Shiny, sharpened pencils,
Desks all in a row,
It's the first day of school and
I don’t want to go.
A very different teacher,
With a strange sounding name.
I want my last year's teacher –
Things will never be the same!
I remember all the things we learned,
And all the things we made.
The truth is,
If you really want to know,,,
I'm really afraid.

This is how many children feel when the school year begins. Even if they’re not starting a new school, they’re anxious about all of the changes that will occur: What will their new teacher be like? Will their friends be in their class? What time will school be over?

Easing the Anxiety

If you anticipate your children’s fears and resistance to school, you can help combat those fears even before they start. Transform the potentially stressful back to school time into an adventure. Take your children along to shop for school supplies and allow them to display their own personality by choosing colored pencils, backpacks, folders, rulers, and binders. Having your children select their own supplies will also give them a sense of ownership and confidence when they enter school on the first day.

Another great way to turn back-to-school blues into back-to-school adventures is through your refrigerator door. Using tape and labels, you can section off different parts of your refrigerator for each child in your family. Then, whenever your child comes home from school with a picture, project, essay, or report card that they are proud of, you can add it to their section of the refrigerator. This helps your children focus on the positive aspect of learning as they hope to continue filling up their section. It also reinforces your pride in their accomplishments and brings their education home.

Discuss with your child what might be frightening him. Perhaps he fears not being able to make friends easily or maybe he is afraid of bullies in school. Role-play with your child to help relieve anxiety. For instance, if your child is scared that a bully will push him in school, ask him to pretend that you are the bully. Then encourage him to respond to you in a way that makes you, “the bully,” stop bothering him. If he still feels at a loss, you can switch and allow your child to play the bully so that you can demonstrate the characteristics of an assertive adult. Through role-playing, your child can learn techniques to protect himself and therefore begin to look forward to returning to school.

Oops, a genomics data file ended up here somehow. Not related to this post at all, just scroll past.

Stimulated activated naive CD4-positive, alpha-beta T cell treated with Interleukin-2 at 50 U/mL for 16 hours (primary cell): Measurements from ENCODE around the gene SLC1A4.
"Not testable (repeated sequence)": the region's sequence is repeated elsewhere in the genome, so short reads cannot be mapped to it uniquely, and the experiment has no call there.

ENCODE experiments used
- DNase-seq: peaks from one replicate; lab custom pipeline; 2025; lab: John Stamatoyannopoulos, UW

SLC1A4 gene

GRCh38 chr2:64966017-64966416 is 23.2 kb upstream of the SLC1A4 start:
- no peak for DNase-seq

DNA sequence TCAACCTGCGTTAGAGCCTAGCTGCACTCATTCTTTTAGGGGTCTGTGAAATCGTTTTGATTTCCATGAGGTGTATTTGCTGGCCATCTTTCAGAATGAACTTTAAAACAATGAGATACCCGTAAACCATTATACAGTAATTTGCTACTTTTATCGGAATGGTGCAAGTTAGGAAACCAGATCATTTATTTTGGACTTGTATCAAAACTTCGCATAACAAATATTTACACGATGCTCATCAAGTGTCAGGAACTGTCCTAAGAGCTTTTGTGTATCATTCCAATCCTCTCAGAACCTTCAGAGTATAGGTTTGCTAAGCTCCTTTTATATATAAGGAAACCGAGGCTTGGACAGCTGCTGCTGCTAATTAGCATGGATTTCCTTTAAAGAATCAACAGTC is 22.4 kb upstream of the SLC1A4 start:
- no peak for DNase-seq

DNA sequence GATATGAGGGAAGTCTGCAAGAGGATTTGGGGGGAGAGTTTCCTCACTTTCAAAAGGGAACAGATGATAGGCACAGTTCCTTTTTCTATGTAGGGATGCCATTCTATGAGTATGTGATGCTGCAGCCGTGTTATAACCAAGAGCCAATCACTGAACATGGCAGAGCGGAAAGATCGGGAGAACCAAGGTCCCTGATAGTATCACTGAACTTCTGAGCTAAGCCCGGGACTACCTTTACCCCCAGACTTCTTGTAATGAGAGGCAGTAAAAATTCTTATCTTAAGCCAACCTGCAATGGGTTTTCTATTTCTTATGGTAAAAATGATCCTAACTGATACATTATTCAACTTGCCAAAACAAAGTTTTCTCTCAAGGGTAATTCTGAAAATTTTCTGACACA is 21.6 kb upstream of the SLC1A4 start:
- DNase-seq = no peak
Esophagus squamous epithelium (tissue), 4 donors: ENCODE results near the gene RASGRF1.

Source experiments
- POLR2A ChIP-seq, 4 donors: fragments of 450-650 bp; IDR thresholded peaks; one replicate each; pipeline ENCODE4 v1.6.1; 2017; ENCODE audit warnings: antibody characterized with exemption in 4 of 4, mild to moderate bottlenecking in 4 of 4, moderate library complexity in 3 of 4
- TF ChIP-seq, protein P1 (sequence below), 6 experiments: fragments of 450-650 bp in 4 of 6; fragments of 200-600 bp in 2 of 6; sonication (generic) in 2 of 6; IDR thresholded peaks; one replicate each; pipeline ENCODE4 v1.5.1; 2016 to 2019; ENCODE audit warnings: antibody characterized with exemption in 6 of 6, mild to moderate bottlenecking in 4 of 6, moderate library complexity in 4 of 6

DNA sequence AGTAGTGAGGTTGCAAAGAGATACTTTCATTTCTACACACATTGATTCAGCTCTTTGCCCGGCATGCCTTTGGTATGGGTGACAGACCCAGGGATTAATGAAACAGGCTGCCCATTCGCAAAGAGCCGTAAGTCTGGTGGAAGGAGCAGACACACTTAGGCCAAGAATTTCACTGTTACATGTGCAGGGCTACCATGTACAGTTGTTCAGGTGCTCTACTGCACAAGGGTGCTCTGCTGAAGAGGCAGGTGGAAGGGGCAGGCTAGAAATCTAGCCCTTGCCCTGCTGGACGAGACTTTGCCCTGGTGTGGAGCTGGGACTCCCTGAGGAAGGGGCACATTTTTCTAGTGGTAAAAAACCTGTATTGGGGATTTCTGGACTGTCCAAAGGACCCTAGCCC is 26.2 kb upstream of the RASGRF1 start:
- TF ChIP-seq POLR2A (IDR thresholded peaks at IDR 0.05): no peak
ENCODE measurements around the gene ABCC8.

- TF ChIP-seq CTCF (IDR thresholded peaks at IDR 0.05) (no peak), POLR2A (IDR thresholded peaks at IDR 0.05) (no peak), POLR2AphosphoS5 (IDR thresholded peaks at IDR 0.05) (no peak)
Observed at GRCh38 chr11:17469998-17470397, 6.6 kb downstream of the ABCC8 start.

Motivating to Achieve

Once our children settle into their back to school routines, how can we motivate them to excel in school? Often, we get frustrated because we do not understand why our bright children are not motivated to do well in school. Rabbi Yakov Horowitz, the founder and dean of Yeshiva Darchei Noam of Monsey, and founder and Director of Project Y.E.S. (Youth Enrichment Services) explains: “Frequently our children are locked into an educational system designed for a particular way of thinking with a very specific structure of learning. And this may be terrific for the majority of the class. But what about the children who are floundering – daydreaming or restless, failing or acting out? Each person has different intellectual attributes, scholastic abilities and different struggles. Perhaps your son or daughter has a different kind of mind, with skills and strengths that aren't rewarded in the traditional classroom.”

Not every child learns the same way. How can you help your child achieve his or her potential? First, find out what is bothering your child. Does he feel that the material is too simple? Does he fear failure? Does he need to recognize how the curriculum connects to his “real” life? When you understand what your child needs to succeed, you can help provide him with the tools to success.

I remember one child, Sarah, who was extremely bright, but was almost failing out of her school. Through our work together, I recognized that Sarah was under-stimulated in her classes. I encouraged her parents to stock the shelves in her rooms with books related to the subjects she was studying in school. After reading these books, instead of being bored in class, Sarah was constantly raising her hand to share what she had learned from her reading. Through her renewed interest, her grades improved and she rose to the top of her class. For many children it is simply a matter of figuring out how to make them excited about what they are learning.

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